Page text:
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12 miles 20 miles 50 cents acres Albany Baltimore bank beautiful Bellows Falls boat branch bridge Buffalo building built cars centre Church Cincinnati Concord connected Connecticut constructed contains corner cost creek crossing depot Doric order elevated erected Erie Canal Erie Railroad extends Fare from Boston feet long ferry Fitchburg granite Hall handsome harbor Hartford Haven hills Hotel Housatonic Railroad House Hudson river junction Lake Champlain Lake Ontario land latter place Long Island Sound manufacturing miles distant miles from Boston miles in length miles long Montreal mountain navigation Newburg branch North Ohio opened for travel pass passengers Philadelphia Pittsburg Pond Portland Rail railway road rock Route from Boston scenery Schenectady shore side situated South Springfield Springs Stages leave State-st steamboat surrounded thence three miles town trade Troy United valley Vermont vicinity village visiters Washington water-power West Worcester York
Page 216 - The voice of thy thunder was in the heaven, the lightnings lightened the world : the earth trembled and shook. Thy way is in the sea, and thy path in the great waters, and thy footsteps are not known.
Page 38 - ... miles wide, yet finding its way through deep forests and swamps, that conceal all from the eye, no expanse of water is seen, but the width, that is curved out between the outline of woods on either bank ; and it seldom exceeds, and oftener falls short of a mile. But when he sees, in descending the falls of St.
Page 79 - ... lie bared and whitening in the summer's .sun You cross and recross it, as in its deviations it leaves space, on one side or the other, for a practicable road. " At ' Chester Factories' you begin your ascent of 80 feet in a mile for 13 miles!
Page 135 - Revolution, cattle were driven from the Hook to the island, then separated by a narrow and shallow passage called Buttermilk Channel, which is now wide and deep enough for the passage of merchant vessels of the largest size. Brooklyn was incorporated as a village in April, 1806, and as a city, with greatly extended limits, on the 8th of April, 1834. It is divided into nine wards, and is governed by a mayor and a board of 18 aldermen, two from each ward, annually elected. The population of Brooklyn...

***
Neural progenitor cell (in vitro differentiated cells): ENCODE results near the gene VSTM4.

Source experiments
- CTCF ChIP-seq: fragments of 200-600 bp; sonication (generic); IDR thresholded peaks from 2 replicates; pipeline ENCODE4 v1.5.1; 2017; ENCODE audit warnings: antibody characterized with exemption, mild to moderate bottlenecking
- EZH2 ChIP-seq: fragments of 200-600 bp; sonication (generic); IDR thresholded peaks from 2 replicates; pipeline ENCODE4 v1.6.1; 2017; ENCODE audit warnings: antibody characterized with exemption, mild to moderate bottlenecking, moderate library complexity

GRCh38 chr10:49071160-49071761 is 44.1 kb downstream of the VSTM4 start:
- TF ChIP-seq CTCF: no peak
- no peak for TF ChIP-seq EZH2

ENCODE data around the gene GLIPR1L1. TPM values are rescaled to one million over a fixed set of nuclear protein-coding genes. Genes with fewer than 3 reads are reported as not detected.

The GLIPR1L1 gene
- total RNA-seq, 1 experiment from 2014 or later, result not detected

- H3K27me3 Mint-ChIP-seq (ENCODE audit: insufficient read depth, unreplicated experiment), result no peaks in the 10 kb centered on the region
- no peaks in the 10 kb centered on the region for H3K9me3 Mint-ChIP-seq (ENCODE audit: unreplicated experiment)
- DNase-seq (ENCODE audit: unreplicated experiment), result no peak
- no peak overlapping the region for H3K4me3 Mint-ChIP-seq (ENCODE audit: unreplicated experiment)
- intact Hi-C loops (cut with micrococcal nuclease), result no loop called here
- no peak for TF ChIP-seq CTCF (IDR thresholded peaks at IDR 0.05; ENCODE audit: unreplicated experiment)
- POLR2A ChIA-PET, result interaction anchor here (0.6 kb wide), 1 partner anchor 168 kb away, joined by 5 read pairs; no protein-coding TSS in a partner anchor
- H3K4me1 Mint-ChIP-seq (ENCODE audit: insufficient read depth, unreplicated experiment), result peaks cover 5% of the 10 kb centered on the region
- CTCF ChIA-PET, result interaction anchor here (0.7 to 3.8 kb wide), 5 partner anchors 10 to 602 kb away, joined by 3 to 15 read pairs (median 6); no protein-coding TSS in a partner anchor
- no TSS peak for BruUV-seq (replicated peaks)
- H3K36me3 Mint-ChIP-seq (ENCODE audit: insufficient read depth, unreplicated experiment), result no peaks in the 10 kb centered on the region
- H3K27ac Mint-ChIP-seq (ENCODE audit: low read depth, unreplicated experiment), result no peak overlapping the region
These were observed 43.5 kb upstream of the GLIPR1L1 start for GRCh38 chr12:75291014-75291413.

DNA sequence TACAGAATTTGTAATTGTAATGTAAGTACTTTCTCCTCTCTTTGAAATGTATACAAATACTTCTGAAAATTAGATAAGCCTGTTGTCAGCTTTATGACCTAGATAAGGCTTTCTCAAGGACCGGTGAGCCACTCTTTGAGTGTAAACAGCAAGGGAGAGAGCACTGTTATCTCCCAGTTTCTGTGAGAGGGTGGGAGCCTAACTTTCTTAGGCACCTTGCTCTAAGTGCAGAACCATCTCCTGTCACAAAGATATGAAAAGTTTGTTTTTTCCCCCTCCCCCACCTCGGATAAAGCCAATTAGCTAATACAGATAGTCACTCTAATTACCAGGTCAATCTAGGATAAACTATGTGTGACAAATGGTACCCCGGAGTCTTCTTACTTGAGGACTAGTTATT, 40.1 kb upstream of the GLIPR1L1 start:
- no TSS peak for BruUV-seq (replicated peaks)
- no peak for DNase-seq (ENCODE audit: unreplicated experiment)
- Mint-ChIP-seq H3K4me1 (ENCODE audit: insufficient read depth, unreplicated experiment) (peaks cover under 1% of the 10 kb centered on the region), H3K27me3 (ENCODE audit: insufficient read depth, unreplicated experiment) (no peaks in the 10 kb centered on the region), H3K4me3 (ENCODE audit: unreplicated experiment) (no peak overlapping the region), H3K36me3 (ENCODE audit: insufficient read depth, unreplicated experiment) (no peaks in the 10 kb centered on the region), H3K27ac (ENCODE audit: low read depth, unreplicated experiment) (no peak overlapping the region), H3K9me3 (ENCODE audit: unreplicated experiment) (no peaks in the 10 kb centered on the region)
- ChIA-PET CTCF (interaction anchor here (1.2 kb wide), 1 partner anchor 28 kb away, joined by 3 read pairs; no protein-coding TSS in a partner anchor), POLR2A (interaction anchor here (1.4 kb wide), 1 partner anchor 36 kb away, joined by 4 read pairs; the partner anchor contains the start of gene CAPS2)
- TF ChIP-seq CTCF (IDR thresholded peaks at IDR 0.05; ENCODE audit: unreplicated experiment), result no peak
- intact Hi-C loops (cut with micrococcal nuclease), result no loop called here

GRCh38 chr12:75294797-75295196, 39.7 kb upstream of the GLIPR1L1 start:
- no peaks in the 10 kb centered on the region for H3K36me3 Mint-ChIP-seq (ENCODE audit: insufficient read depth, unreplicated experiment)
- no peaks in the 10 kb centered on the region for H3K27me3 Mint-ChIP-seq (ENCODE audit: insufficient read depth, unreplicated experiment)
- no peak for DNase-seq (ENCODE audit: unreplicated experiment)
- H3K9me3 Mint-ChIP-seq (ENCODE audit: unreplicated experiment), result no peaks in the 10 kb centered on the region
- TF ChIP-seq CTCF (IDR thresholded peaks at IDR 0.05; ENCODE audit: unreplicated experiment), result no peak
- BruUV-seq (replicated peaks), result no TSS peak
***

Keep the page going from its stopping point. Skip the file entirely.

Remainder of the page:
Page 59 - On the eastern side, the country is waving, rich, and beautiful ; the eminence is crowned with neat country houses. The town itself is quiet, the streets broad, some of the public buildings handsome, and the whole has the appearance of comfort and opulence. It is the principal town in this region for the shipment of cotton, with bales of which, at the proper season, the streets are almost barricaded.
Page 130 - ... cents. For conveying a passenger any distance exceeding a mile, and within two miles, seventy-five cents ; and for every additional passenger, thirtyseven and a half cents.
Page 3 - Congress, at its last session, appointed a special committee to investigate this whole subject during the vacation and report at this session, I have nothing to recommend until their report is read. There is one work, however, of a national character, in which the greater portion of the East and the West, the North and the South, are equally interested, to which I will invite your attention. The State of New York has a canal connecting Lake Erie with tide water on the Hudson River.
Page 44 - ... extremity of Casco Bay, and, on approaching it from the ocean, is seen to great advantage. The harbor is one of the best on the Atlantic coast, the anchorage being protected on every side by land, whilst the water is deep, and communication with the ocean direct and convenient.
Page 15 - ... one of the boilers. After this disaster, all attempts to introduce steamcarriages on public roads proved abortive. In 1811, Mr. Blenkinsop patented a locomotive engine, in which the power was applied to a large cogged wheel, the teeth of which entered a rack laid down beside the ordinary rails. Patents were taken out in 1816 and 1817, by George Stephenson, in connection with Messrs. Dodd and Losh, under which several locomotives were constructed and brought into practical operation upon colliery...
Page 49 - Nanvoo was laid out on a very extensive plan, and many of the houses were handsome structures. The great Mormon Temple, an object of attraction, and seen very distinctly from the river, was 128 feet long, 88 feet wide, and 65 feet high to the top of the cornice, and 163 feet to the top of the cupola.